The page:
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Measurements of oxygen permeability coefficients of rice (Oryza sativa L.) roots using a new perfusion technique.

Kotula L, Steudle E - J. Exp. Bot. (2008)

Bottom Line: They decreased from (2.8+/-0.2)x10(-6) m s(-1) at 30 mm to (1.1+/-0.2)x10(-6) m s(-1) at 60 mm from the apex (n=5; +/-SE).Low diffusional oxygen permeability of the OPR suggested that the barrier to radial oxygen loss was effective.The results are discussed in terms of the inter-relationship between the water and oxygen permeabilities as roots develop in either aerated or deoxygenated (stagnant) media.

View Article: PubMed Central - PubMed

Affiliation: Department of Plant Ecology, University of Bayreuth, D-95440 Bayreuth, Germany.

ABSTRACT
A new approach is described to analyse the barrier properties of the outer part of rice (Oryza sativa L.) roots towards oxygen. By using a root-sleeving O(2) electrode, radial oxygen loss at different distances from the root apex was measured and related to the corresponding root structure. In addition, internal oxygen concentrations were precisely adjusted using a newly developed perfusion technique. Thus, the oxygen permeability coefficient of the outer part of the root (OPR) could be calculated, since both (i) the oxygen flow across the OPR and (ii) the oxygen concentration gradient across the OPR from inside to outside were known. On the basis of the permeability coefficient, it can be decided whether or not different rates of oxygen loss across the OPR are due to changes in the OPR structure and/or to changes in the concentration gradient. The technique was applied to rice root segments, which enabled rapid perfusion of aerenchyma. In the present study, roots of rice grown under aerobic conditions were used which should have a higher O(2) permeability compared with that of plants grown in deoxygenated solution. Both radial oxygen losses and permeability coefficients decreased along the root, reaching the lowest values at the basal positions. Values of oxygen permeability coefficients of the OPR were corrected for external unstirred layers. They decreased from (2.8+/-0.2)x10(-6) m s(-1) at 30 mm to (1.1+/-0.2)x10(-6) m s(-1) at 60 mm from the apex (n=5; +/-SE). They were similar to those measured previously for cuticles. Low diffusional oxygen permeability of the OPR suggested that the barrier to radial oxygen loss was effective. This may help to retain oxygen within the root and enhance diffusion of oxygen towards the apex in the presence of a relatively high water permeability. The results are discussed in terms of the inter-relationship between the water and oxygen permeabilities as roots develop in either aerated or deoxygenated (stagnant) media.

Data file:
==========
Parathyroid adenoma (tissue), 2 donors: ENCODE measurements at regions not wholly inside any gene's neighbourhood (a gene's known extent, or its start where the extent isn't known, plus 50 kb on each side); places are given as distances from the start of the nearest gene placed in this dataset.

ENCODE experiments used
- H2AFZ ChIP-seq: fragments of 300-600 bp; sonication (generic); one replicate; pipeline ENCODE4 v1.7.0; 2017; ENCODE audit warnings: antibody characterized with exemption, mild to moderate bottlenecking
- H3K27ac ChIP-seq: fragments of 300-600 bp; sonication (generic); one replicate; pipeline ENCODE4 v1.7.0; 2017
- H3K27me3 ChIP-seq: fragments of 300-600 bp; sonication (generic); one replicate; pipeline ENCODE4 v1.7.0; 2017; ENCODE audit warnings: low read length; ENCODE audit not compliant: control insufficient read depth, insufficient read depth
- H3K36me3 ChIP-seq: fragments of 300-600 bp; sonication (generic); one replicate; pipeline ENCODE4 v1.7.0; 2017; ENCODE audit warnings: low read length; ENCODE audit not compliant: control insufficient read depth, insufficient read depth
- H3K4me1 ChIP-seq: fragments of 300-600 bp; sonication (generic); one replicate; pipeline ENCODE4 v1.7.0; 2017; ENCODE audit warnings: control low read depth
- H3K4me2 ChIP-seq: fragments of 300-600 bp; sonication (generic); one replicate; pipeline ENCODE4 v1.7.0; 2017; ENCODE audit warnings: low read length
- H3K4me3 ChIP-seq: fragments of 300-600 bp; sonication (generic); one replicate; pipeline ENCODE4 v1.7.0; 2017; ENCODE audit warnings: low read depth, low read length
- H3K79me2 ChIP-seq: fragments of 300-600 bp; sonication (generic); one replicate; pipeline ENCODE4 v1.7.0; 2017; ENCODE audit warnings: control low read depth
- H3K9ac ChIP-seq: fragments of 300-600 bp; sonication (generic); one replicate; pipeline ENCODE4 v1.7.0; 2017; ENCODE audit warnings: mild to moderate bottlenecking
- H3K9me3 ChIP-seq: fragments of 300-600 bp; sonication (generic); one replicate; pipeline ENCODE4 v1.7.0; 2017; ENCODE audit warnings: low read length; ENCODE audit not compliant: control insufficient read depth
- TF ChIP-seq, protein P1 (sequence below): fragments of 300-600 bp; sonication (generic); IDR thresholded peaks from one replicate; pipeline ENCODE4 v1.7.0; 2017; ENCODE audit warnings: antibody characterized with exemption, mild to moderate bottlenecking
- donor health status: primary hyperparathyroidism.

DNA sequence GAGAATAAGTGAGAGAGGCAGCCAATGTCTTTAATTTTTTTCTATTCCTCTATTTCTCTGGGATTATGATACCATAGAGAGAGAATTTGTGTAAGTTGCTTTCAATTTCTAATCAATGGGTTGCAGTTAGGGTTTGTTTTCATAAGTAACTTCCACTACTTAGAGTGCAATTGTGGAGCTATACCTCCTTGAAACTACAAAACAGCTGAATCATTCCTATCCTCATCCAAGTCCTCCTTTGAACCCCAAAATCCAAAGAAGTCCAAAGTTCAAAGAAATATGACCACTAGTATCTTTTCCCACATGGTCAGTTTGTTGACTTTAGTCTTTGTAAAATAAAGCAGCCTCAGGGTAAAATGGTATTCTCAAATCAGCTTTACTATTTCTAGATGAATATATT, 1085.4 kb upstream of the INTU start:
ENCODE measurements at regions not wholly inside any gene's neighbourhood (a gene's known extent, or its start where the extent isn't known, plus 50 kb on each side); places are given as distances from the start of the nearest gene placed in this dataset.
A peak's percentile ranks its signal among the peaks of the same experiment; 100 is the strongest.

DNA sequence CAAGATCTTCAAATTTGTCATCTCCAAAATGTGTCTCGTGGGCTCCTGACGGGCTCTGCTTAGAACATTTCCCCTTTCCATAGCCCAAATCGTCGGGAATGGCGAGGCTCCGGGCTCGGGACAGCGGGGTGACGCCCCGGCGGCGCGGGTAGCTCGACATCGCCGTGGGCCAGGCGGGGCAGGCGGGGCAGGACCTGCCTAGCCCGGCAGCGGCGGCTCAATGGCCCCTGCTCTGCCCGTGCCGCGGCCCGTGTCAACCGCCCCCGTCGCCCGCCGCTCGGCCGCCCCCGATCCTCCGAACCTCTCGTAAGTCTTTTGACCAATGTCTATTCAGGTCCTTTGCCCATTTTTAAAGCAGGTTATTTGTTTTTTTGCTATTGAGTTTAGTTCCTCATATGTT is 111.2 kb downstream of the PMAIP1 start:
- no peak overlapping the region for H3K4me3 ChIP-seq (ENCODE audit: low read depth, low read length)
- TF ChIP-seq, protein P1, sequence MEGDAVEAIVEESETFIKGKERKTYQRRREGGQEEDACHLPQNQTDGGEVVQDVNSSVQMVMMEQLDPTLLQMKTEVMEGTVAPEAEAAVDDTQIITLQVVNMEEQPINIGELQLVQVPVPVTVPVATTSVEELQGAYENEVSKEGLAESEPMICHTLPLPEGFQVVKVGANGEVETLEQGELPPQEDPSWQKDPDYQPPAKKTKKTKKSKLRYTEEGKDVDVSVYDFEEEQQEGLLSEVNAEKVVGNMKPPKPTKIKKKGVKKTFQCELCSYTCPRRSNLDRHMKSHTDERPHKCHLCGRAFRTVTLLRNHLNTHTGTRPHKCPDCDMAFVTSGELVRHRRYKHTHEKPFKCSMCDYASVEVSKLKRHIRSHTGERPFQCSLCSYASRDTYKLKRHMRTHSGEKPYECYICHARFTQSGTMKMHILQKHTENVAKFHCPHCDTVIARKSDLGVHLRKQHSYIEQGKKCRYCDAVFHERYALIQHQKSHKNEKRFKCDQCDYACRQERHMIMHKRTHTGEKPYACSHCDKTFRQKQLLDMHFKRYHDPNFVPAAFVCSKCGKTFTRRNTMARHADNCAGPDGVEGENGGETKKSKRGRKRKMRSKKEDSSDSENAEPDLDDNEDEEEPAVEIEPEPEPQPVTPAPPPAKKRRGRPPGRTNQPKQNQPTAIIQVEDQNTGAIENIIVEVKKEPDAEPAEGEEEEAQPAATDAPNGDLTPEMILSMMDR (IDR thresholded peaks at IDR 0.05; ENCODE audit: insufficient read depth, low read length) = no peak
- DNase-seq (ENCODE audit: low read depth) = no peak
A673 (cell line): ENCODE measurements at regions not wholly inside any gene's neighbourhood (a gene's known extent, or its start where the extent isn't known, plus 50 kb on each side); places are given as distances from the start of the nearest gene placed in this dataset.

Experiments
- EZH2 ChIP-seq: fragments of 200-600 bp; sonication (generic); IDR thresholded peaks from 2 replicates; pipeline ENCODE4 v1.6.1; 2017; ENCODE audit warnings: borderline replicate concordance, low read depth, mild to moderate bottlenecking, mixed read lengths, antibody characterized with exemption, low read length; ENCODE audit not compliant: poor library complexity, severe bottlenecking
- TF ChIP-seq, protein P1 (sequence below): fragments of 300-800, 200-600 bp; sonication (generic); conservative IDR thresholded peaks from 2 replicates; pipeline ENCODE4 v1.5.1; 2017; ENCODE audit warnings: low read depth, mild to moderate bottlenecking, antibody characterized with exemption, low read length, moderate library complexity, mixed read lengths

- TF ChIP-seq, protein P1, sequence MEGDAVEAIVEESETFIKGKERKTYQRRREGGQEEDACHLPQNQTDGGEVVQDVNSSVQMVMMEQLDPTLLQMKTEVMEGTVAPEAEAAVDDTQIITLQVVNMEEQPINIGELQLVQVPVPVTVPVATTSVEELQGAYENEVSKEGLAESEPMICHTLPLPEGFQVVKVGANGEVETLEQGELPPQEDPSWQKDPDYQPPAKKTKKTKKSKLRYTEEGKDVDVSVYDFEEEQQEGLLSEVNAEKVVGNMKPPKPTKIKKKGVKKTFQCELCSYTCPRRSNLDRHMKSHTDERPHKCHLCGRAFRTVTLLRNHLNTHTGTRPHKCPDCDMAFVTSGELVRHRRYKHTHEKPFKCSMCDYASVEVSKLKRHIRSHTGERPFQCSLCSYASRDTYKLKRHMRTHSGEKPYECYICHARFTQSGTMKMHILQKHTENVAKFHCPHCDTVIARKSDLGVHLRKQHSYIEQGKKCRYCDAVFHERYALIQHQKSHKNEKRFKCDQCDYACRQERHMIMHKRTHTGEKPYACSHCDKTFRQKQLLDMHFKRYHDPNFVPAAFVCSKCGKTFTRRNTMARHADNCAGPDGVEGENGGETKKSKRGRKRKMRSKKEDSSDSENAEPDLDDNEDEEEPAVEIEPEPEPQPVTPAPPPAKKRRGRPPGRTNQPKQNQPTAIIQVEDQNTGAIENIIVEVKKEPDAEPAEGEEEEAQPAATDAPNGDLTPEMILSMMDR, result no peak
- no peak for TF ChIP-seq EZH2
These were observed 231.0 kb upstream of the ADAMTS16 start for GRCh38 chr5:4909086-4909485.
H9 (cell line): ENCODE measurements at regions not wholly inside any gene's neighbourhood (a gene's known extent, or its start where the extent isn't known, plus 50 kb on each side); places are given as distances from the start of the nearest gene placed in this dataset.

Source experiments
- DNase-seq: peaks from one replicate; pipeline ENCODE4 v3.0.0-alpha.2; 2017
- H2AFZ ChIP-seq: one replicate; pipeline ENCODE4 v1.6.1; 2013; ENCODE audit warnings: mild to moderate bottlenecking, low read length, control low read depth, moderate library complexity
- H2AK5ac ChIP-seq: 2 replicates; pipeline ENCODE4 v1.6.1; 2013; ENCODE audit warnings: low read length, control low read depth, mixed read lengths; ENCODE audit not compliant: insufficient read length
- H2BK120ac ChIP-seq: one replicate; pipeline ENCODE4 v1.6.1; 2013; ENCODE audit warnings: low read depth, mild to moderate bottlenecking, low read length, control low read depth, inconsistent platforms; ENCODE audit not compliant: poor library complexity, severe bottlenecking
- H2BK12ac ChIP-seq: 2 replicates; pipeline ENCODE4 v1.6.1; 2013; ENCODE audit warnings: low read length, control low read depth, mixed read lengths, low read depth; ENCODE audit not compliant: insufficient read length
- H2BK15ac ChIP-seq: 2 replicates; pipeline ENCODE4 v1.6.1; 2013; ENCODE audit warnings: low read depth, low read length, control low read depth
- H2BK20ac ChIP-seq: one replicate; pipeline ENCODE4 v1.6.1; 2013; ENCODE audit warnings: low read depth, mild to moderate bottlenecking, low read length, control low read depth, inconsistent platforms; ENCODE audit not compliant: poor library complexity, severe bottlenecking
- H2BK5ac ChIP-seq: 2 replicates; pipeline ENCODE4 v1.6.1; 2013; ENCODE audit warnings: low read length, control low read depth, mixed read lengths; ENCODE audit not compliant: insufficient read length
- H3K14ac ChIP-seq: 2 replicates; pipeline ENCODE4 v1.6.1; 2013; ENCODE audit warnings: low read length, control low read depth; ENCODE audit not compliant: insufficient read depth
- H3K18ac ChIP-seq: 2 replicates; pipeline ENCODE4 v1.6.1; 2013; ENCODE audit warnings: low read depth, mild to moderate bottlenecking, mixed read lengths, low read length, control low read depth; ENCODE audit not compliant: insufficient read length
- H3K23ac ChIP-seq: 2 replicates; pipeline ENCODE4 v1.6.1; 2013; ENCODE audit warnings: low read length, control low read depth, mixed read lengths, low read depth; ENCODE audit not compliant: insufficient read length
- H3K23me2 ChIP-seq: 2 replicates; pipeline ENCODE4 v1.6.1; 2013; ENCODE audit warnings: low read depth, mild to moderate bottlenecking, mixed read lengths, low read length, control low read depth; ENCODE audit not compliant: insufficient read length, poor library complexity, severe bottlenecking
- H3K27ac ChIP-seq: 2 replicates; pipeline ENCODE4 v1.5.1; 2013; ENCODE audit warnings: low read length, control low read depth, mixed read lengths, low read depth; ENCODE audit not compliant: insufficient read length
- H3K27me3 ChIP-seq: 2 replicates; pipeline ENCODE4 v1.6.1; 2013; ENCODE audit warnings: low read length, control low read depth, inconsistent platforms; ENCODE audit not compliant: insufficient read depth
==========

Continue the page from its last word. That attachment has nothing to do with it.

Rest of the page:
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(A) Development of oxidised methylene blue stains on the surface of the adventitious rice root. The rice root systems were placed for ∼20 h in 0.75% agar medium, which contained the redox indicator methylene blue in reduced form. The photographs was taken after removing roots from the agar medium. (B–D) Development of oxidised methylene blue haloes around the rice root segments. Root segments excised at a distance of 20–80 mm from the root apex were perfused with moistened air (20.3% O2) at an overpressure of 20 kPa for 0 (B), 15 (C), and 30 (D) min. Blue haloes were formed at the sites of oxygen loss from the segments. Black arrows indicate fixing points of the root segments to glass capillaries. Bar=10 mm.